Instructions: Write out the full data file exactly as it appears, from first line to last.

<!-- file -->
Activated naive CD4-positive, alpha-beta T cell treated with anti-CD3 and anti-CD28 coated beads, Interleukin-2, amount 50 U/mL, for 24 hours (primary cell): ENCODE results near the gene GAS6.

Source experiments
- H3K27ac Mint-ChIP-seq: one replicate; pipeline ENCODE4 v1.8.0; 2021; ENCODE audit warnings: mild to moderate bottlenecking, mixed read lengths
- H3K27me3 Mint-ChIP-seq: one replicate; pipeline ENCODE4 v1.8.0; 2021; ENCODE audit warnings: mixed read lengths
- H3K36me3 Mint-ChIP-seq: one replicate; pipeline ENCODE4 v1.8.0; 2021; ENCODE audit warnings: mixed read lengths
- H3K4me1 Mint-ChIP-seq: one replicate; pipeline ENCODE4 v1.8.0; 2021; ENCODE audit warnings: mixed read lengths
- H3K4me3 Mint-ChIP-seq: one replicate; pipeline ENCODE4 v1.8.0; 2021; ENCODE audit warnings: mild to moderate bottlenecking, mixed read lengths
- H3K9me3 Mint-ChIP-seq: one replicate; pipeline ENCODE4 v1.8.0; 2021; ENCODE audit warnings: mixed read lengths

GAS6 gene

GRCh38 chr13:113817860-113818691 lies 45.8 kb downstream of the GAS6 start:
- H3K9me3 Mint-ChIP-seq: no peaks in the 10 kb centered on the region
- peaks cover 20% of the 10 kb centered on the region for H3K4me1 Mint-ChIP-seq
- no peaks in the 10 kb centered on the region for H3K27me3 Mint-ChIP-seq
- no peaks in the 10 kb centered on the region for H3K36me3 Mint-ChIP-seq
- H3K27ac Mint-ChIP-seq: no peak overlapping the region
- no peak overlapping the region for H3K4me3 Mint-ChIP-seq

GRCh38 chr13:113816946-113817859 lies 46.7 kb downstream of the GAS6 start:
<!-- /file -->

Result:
Activated naive CD4-positive, alpha-beta T cell treated with anti-CD3 and anti-CD28 coated beads, Interleukin-2, amount 50 U/mL, for 24 hours (primary cell): ENCODE results near the gene GAS6.

Source experiments
- H3K27ac Mint-ChIP-seq: one replicate; pipeline ENCODE4 v1.8.0; 2021; ENCODE audit warnings: mild to moderate bottlenecking, mixed read lengths
- H3K27me3 Mint-ChIP-seq: one replicate; pipeline ENCODE4 v1.8.0; 2021; ENCODE audit warnings: mixed read lengths
- H3K36me3 Mint-ChIP-seq: one replicate; pipeline ENCODE4 v1.8.0; 2021; ENCODE audit warnings: mixed read lengths
- H3K4me1 Mint-ChIP-seq: one replicate; pipeline ENCODE4 v1.8.0; 2021; ENCODE audit warnings: mixed read lengths
- H3K4me3 Mint-ChIP-seq: one replicate; pipeline ENCODE4 v1.8.0; 2021; ENCODE audit warnings: mild to moderate bottlenecking, mixed read lengths
- H3K9me3 Mint-ChIP-seq: one replicate; pipeline ENCODE4 v1.8.0; 2021; ENCODE audit warnings: mixed read lengths

GAS6 gene

GRCh38 chr13:113817860-113818691 lies 45.8 kb downstream of the GAS6 start:
- H3K9me3 Mint-ChIP-seq: no peaks in the 10 kb centered on the region
- peaks cover 20% of the 10 kb centered on the region for H3K4me1 Mint-ChIP-seq
- no peaks in the 10 kb centered on the region for H3K27me3 Mint-ChIP-seq
- no peaks in the 10 kb centered on the region for H3K36me3 Mint-ChIP-seq
- H3K27ac Mint-ChIP-seq: no peak overlapping the region
- no peak overlapping the region for H3K4me3 Mint-ChIP-seq

GRCh38 chr13:113816946-113817859 lies 46.7 kb downstream of the GAS6 start: